9 dystopian apocalyptic films that capture our current mood
From 'Battle Royale' to 'Melancholia', these movies are a sign of the times.
Still from Melancholia.
With a global pandemic underway, the ongoing struggle of empathetic, left-leaning political movements to gain a foothold in places like the UK and US, and climate change still raging, it’s understandable that many people are turning to film for pure escapism and relief. But -- for better or worse -- the last few decades have proven something of a golden age for apocalyptic and dystopian filmmaking, as brilliant directors like Michael Haneke, Lizzie Borden and Kinji Fukasaku explore life either fundamentally remade or in the midst of being reshaped for the worse.
Not all of these movies feature a world-ending cataclysmic event, but many of them grapple with the effects of nihilism and apathy that can emerge when we think about the existential threats to both our planet and our society at large. Even the more action-packed flicks like Battle Royale and 10 Cloverfield Lane can easily be linked to contemporary problems like intergenerational conflict and gaslighting.
Below are nine films that offer lessons, warnings or parables that can be applied to many of the hardships we’re enduring on a global scale, and potentially help us figure out a way forward -- or at least to be more mindful. Who needs escapism after all?
While we’re constantly bombarded with the perils of climate change, the horror of an irreversibly damaged, eventually uninhabitable planet is so vast and terrifying as to be basically incomprehensible. Paul Schrader’s First Reformed filters that existential dread into a character study of Ethan Hawke’s Reverend Ernst Toller, the pastor at a sparsely attended church in upstate New York. When a parishioner confides in him that her husband wants her to abort her pregnancy due to climate change, Toller enters into a full-on crisis of faith. First Reformed deals carefully with how we reimagine foundational concepts like religion and childbirth in the face of an existential threat. The film’s ending, though hardly uplifting, does offer a brief moment of relief from a grim present and an even bleaker future.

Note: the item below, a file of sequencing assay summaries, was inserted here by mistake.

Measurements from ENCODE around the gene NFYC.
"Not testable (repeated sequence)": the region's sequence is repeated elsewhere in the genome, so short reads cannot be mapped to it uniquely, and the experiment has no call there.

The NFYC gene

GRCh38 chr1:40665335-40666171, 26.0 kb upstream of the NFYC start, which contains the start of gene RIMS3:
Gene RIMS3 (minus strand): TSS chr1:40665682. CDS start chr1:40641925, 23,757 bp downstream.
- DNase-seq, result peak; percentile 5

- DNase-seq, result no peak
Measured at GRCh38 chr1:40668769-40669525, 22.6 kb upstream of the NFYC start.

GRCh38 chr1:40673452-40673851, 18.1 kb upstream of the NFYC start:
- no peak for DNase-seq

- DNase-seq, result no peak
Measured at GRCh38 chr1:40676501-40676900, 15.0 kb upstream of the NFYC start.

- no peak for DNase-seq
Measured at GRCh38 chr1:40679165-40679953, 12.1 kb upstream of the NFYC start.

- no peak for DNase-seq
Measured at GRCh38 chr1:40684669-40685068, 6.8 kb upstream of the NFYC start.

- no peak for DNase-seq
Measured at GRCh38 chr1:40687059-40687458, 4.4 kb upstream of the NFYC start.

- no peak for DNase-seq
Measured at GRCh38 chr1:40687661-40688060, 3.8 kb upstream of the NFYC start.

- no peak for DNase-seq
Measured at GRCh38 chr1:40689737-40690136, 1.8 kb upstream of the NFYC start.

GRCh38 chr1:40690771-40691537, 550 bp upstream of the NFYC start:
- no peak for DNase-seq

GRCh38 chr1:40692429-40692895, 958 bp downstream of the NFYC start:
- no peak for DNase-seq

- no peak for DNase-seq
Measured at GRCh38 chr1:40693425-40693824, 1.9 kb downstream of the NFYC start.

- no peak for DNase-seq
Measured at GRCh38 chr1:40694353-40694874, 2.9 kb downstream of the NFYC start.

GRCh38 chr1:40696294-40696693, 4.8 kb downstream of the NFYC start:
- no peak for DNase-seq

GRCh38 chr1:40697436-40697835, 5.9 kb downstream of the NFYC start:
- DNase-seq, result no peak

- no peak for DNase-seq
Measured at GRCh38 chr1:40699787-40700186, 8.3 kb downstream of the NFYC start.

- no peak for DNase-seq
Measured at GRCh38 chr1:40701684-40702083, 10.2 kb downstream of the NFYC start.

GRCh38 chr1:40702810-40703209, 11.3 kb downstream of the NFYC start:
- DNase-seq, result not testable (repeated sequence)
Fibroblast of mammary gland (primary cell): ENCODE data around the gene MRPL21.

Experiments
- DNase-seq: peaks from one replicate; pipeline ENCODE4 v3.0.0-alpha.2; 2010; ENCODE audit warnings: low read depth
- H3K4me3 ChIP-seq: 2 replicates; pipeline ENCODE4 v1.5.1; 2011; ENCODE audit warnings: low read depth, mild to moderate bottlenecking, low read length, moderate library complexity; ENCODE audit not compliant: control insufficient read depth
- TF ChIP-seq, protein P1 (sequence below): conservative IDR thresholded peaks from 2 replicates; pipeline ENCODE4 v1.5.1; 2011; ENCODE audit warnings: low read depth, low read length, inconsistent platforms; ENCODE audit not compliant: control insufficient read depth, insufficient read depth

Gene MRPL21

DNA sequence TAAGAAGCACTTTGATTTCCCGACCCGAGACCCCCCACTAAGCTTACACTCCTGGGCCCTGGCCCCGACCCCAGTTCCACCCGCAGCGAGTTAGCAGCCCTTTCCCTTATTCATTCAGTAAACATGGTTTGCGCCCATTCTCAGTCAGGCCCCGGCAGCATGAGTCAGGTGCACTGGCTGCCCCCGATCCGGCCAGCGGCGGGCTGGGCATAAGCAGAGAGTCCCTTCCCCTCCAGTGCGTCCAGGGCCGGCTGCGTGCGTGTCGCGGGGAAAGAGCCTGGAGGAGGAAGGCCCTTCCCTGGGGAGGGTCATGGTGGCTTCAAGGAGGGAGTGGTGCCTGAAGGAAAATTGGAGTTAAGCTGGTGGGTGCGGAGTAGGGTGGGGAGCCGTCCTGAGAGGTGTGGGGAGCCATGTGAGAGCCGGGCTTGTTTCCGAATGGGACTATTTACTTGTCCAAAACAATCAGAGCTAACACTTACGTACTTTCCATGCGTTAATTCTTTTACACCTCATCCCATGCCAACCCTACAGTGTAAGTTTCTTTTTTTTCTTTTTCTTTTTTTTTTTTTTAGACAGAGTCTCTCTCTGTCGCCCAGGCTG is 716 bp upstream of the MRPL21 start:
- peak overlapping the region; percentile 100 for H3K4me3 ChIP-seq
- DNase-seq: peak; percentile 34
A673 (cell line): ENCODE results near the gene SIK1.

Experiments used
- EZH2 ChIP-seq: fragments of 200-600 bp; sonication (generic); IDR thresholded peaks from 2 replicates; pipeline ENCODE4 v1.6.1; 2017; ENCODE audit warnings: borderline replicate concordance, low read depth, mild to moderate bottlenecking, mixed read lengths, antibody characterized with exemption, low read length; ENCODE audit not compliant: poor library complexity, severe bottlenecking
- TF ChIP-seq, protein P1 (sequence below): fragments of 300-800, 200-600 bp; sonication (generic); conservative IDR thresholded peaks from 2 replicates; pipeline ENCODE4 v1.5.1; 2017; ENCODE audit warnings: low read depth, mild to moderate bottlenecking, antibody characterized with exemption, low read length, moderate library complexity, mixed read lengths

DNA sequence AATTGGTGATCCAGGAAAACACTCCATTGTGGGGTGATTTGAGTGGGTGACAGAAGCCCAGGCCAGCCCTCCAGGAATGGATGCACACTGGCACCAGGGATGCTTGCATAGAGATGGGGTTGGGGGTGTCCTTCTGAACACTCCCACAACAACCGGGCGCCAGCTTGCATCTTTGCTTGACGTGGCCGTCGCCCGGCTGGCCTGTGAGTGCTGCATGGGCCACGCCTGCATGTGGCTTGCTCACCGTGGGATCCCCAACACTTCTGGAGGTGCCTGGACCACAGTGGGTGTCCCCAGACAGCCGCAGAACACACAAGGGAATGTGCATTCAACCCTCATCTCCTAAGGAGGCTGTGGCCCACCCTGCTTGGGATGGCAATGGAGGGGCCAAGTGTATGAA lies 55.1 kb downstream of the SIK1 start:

A masterpiece of youth-in-revolt cinema, Battle Royale focuses on the bitter divide between Japan’s young people and a totalitarian government that rose to power in the wake of a major recession. Kinji Fukasaku’s final film is something of a lightning rod for its pervasive violence, but it is most affecting as both a depiction of typical teenage melodrama with trumped up, life-or-death consequences, and as a portrait of the kind of intergenerational conflict we see in societies around the globe. All over, we see young people rallying together for things like climate change, LGBT+ rights, and a widespread social safety net, but struggling against the inertia of Boomers and Gen Xers and the cruelty inherent in global capitalism. The youth of Battle Royale ultimately earn a pyrrhic victory at the film’s conclusion, which also feels dispiritingly like what so many young activists are facing today.
10 Cloverfield Lane
As an alien invasion movie, 10 Cloverfield Lane is so-so, with an extremely modest budget and pretty boilerplate action. But as a story of gaslighting, extremism, and the distorted relationship between gender and power, the film is efficient and disturbing. We spend much of Dan Trachtenberg’s movie wondering if there’s even an invasion going on at all, or if John Goodman’s Howard -- played with an Alex Jones-ian verve for the apocalyptic and a chilling manipulative streak -- has simply captured Mary Elizabeth Winstead’s Michelle using the idea of an alien attack as a false flag. The movie also speaks to the franchisification of modern cinema, as 10 Cloverfield Lane was originally written as a lean indie horror flick called The Cellar that had nothing to do with Matt Reeves’ 2008 monster movie. The strongest and most frightening parts of the movie have little to do with CGI aliens, and everything to do with humanity’s capacity for cruelty in the name of their warped beliefs.